Company Formations: A jurisdictional guide to setting up a business

QUESTION ONE – What are the most common structures used when international clients want to form a company in your jurisdiction? Any examples?

Many internationally operating businesses and their advisors decide to establish a Swiss AG (or GmbH) or a Swiss branch within their group planning structures. As a result, most international companies have a presence in Switzerland, whether as their group holding company or with a subsidiary, and the activities of these compa­nies vary widely. One can generally say that, besides banks and investment funds, many foreign groups use Switzerland for holding activities, European headquarters, finance and treasury activities, trading (purchase and/or sales office) activities, intellectual property and/or (sub-) licensing activities.

The above is not meant to be exhaustive since many other activities have been and can be moved to Switzerland as well. In fact, the range of companies using Swiss advantages is almost unlimited. In this respect, one could mention all kind of group support activities, asset management activities, commodities and securities traders, e-commerce companies, crypto companies, research and development, consultancy activities, either as part of an international group or as start-ups.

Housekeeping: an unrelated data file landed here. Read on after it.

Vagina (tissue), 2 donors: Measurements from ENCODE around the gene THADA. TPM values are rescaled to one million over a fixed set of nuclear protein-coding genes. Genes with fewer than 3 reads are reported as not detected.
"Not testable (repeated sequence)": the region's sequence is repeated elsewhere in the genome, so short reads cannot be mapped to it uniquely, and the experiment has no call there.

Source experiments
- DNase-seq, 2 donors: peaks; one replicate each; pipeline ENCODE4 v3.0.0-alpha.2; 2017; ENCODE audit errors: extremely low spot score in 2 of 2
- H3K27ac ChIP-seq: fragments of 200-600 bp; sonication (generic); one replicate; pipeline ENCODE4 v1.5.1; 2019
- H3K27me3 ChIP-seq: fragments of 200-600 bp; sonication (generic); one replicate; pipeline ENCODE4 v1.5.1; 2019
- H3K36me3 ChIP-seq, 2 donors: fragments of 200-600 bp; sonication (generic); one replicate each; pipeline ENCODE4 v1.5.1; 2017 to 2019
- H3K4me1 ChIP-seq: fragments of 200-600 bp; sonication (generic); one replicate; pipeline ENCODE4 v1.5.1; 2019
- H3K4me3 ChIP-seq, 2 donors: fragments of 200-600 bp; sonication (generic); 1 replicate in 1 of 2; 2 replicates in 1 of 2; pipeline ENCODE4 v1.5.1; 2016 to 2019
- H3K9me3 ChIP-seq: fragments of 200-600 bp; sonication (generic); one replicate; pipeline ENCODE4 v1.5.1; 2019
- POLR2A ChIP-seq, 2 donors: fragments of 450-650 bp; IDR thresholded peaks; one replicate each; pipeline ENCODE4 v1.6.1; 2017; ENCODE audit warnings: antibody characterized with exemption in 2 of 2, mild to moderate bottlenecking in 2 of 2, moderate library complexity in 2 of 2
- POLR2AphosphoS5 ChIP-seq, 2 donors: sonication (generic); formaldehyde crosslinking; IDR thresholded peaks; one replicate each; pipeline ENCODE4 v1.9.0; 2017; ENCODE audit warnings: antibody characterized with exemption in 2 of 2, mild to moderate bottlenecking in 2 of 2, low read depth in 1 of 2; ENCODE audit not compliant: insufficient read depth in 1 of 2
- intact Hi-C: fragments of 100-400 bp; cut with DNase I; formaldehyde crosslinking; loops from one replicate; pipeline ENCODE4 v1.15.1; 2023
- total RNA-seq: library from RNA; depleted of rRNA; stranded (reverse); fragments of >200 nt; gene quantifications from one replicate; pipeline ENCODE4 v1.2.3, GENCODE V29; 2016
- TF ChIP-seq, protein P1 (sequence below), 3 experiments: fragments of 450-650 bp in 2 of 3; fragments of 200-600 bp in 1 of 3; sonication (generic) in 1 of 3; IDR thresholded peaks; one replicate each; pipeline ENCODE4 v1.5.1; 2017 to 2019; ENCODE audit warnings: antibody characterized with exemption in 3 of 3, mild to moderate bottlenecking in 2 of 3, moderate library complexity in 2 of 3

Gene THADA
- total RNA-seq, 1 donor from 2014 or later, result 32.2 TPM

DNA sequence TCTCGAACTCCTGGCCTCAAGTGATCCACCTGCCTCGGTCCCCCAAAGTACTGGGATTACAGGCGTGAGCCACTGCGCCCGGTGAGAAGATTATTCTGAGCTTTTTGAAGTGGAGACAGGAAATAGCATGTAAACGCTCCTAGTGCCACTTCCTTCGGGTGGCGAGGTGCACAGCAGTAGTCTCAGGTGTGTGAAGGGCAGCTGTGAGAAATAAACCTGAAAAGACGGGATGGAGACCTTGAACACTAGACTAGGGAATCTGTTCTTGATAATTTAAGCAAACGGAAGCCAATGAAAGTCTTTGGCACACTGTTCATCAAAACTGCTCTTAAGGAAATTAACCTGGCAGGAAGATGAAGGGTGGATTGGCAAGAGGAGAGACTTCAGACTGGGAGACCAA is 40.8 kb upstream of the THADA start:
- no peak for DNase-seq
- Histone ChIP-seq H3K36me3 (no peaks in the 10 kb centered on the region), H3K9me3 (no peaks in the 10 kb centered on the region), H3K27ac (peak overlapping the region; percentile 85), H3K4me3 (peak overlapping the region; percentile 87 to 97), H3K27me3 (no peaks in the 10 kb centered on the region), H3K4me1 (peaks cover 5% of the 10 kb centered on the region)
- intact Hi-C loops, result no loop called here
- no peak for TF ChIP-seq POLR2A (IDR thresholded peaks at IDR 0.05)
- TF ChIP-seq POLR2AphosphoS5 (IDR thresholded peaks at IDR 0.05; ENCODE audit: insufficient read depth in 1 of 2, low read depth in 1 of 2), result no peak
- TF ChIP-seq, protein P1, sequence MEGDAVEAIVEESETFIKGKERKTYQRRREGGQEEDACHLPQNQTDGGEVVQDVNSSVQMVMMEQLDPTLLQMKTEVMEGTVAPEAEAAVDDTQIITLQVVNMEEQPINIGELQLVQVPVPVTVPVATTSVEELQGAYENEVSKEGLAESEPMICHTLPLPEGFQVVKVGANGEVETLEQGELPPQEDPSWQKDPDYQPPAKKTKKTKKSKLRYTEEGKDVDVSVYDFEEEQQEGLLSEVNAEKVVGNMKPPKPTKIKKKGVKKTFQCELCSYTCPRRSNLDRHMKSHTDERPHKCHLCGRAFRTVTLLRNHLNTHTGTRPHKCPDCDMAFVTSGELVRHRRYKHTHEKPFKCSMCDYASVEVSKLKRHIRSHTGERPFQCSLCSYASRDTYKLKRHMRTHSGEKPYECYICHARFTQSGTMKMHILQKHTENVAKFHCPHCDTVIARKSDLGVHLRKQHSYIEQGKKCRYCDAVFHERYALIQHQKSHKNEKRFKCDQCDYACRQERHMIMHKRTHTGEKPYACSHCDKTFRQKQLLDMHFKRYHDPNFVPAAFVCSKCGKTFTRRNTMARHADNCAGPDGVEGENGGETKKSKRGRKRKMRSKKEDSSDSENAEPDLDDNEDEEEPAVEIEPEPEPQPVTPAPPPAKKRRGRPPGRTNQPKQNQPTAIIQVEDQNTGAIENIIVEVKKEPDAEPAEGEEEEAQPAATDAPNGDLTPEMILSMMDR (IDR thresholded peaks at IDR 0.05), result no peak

QUESTION TWO – Please detail some of the favourable and unfavourable legislation that businesses considering establishing a presence in your jurisdiction should be aware of? How can you help them to streamline the process?

Although the above implies that Switzerland is – and not only from a fiscal point of view – one of the most attractive locations within Europe, or even globally, we should always carefully consider the local and international regulations (and pitfalls) before setting up a Swiss company.

A good international structure does not only consider the effective tax rate on the derived income, but also the possible, and preferably tax neutral, ways to repatriate profits and to exit the structure.